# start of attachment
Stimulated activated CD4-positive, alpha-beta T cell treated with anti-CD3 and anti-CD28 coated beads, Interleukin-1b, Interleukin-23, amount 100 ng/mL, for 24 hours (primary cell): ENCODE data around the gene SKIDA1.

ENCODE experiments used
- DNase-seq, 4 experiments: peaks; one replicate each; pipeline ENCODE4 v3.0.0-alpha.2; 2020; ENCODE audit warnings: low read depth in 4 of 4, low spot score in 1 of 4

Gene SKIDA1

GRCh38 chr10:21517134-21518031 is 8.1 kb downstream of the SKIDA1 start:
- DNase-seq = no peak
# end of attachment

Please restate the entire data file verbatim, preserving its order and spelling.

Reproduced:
Stimulated activated CD4-positive, alpha-beta T cell treated with anti-CD3 and anti-CD28 coated beads, Interleukin-1b, Interleukin-23, amount 100 ng/mL, for 24 hours (primary cell): ENCODE data around the gene SKIDA1.

ENCODE experiments used
- DNase-seq, 4 experiments: peaks; one replicate each; pipeline ENCODE4 v3.0.0-alpha.2; 2020; ENCODE audit warnings: low read depth in 4 of 4, low spot score in 1 of 4

Gene SKIDA1

GRCh38 chr10:21517134-21518031 is 8.1 kb downstream of the SKIDA1 start:
- DNase-seq = no peak